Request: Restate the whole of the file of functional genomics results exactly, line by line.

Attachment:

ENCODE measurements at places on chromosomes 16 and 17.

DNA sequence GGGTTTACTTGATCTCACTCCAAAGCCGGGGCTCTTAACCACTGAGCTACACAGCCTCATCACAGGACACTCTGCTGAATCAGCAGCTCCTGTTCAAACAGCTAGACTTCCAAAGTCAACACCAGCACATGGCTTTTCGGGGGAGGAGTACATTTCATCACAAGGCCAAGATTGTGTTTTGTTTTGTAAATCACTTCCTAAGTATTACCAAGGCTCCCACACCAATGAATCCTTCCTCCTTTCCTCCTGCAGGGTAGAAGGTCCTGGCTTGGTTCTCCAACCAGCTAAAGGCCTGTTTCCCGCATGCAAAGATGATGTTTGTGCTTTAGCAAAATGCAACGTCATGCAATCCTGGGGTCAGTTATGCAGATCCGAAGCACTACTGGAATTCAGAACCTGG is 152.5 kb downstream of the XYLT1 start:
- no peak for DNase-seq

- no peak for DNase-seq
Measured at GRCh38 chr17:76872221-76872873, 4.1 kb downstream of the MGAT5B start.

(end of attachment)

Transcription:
ENCODE measurements at places on chromosomes 16 and 17.

DNA sequence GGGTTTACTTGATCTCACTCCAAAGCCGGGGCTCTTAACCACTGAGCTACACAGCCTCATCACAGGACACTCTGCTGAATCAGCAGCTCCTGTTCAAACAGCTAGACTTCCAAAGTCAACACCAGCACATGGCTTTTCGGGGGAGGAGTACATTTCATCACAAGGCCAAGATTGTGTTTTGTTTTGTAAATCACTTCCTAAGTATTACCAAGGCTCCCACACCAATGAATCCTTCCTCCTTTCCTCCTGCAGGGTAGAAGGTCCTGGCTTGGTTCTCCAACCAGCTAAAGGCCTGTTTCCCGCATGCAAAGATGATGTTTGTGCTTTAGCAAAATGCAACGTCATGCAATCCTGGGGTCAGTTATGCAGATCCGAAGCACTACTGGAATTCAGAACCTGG is 152.5 kb downstream of the XYLT1 start:
- no peak for DNase-seq

- no peak for DNase-seq
Measured at GRCh38 chr17:76872221-76872873, 4.1 kb downstream of the MGAT5B start.